Poetic ending?

Groh goes out in verse

Story by Chris Graham
Photos by Mark Miller
With AFP Audio

A reporter’s question on Al Groh’s status at the University of Virginia following the Cavs’ 42-13 loss to in-state rival Virginia Tech prompted the nine-year head football coach to pull out a piece of paper.

True to form, the unpredictable Groh used the occasion to read a poem, “The Man in the Glass,” by Dale Wimbrow, with the theme that “the fellow whose verdict counts most in your life is the one staring back from the glass.”

“When I visited the guy in the glass,” Groh said after reading the last line in the poem, “I saw that he’s a guy of commitment, of integrity, of dependability and accountability. He’s loyal, his spirit is indomitable, and he’s caring and loving.”

“I’m sure I will always call the guy in the glass a friend,” said the enigmatic Groh, whose loss to the Hokies was his eighth in nine games at Virginia, and sent UVa. to its sixth consecutive loss to end the 2009 season.


UVa. coach Al Groh reads from “The Man in the Glass” (2:08)



Despite the final score, this one was in doubt until well into the second half. Virginia got out to an early 7-0 lead on a 15-yard touchdown run by senior quarterback Jameel Sewell, and it was still only 14-13 Tech when Sewell botched an option pitch that was recovered by Kam Chancellor and returned to the UVa. 10 with 6:22 left in the third.

Ryan Williams scored two plays later to make it 21-13 Hokies, who went up 28-13 with 12:50 left in the fourth on another Williams scoring run, his fourth of the day.

The game was put out of reach 2:29 later when wide receiver Jarrett Boykin recovered a Williams fumble in the end zone for a touchdown and a 35-13 lead.

David Wilson scampered into the end zone on a 10-yard run with 2:43 left to close out the scoring.



Frank Beamer’s postgame press conference (7:53)



Williams and the Hokies dominated the game on the ground, with Williams gaining 183 yards on 23 carries and scoring four touchdowns, and Tech rolling up an even 300 yards on the ground on 44 carries.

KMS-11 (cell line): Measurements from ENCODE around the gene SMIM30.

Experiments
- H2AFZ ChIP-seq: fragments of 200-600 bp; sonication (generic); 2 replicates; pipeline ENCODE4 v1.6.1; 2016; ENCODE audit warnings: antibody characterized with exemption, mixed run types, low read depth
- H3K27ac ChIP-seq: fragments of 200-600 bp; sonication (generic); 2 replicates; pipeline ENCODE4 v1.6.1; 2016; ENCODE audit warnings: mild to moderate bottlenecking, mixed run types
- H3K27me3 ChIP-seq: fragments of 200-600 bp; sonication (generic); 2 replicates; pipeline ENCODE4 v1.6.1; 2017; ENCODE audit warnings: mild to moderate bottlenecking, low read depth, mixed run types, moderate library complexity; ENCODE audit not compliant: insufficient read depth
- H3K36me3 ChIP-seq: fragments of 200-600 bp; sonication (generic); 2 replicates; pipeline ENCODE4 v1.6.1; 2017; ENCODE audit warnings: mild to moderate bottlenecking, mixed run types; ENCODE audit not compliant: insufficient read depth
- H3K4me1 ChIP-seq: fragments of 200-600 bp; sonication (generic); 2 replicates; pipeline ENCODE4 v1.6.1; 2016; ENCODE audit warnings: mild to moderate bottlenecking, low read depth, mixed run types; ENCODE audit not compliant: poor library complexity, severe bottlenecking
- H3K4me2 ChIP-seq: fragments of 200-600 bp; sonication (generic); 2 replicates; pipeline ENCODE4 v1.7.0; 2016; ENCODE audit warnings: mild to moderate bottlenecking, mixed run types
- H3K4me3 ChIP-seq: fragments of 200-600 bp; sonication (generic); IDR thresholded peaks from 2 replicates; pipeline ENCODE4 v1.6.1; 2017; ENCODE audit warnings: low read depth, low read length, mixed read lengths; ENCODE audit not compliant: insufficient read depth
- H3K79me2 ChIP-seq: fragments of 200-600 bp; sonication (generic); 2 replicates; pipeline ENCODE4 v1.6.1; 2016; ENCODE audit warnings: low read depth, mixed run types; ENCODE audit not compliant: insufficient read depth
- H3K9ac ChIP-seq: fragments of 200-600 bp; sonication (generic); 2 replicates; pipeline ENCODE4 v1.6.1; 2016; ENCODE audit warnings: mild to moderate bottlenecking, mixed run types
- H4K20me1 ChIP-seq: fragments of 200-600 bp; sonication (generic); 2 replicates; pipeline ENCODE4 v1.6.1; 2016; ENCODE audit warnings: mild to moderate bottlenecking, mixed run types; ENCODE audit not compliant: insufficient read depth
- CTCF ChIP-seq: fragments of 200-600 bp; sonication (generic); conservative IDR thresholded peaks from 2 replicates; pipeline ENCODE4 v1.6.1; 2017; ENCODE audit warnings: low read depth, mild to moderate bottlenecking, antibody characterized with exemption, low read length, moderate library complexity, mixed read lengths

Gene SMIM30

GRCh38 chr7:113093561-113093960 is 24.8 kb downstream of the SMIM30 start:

UVa. could manage just 93 yards of total offense in the second half after gaining 200 yards all told in a first half that ended with a 33-yard Robert Randolph field goal that brought the ‘Hoos to within one at 14-13 at the break.

It had appeared before the game that win or lose Groh was going to be on his way out after posting his third losing season in the last four years at his alma mater. That much seemed apparent after the game, as his wife and daughter and other family gathered in the media room for an emotional family hug.

Senior linebacker Aaron Clark said the locker room was itself an emotional place to be afterward.

“As far as the details, that’s personal locker-room talk for the team. Just basically that he stands behind us, and he’s proud of us, and we’d do the same for him. He’s a great guy, he’s a great coach, and I love the guy,” Clark said.

Tech coach Frank Beamer put a good word in for his rival in Charlottesville.

“What I know about Al is he’s a good football coach, he runs a good program, they do it the right way, he’s a good, good person, and that’s what I know about Al Groh,” said Beamer, whose team improved to 9-3 on the season in winning its fourth game in a row, and 10th in its last 11 against Virginia.

Virginia finished 2009 with a 3-9 record.


The Day in Pictures: Photos by Mark Miller


A first-quarter touchdown by Jameel Sewell gave UVa.
an early 7-0 lead.

Tyrod Taylor completed 8 of his 15 pass attempts for 185 yards.

Chris Cook intercepted a Taylor pass in the end zone
in the third quarter to stop a Tech drive.

This third-quarter touchdown by Ryan Williams gave
Virginia Tech a 21-13 lead.

Ras-I Dowling tracked down Ryan Williams on a 51-yard run, but Jarrett Boykin recovered
the fumble in the end zone for a Virginia Tech touchdown.

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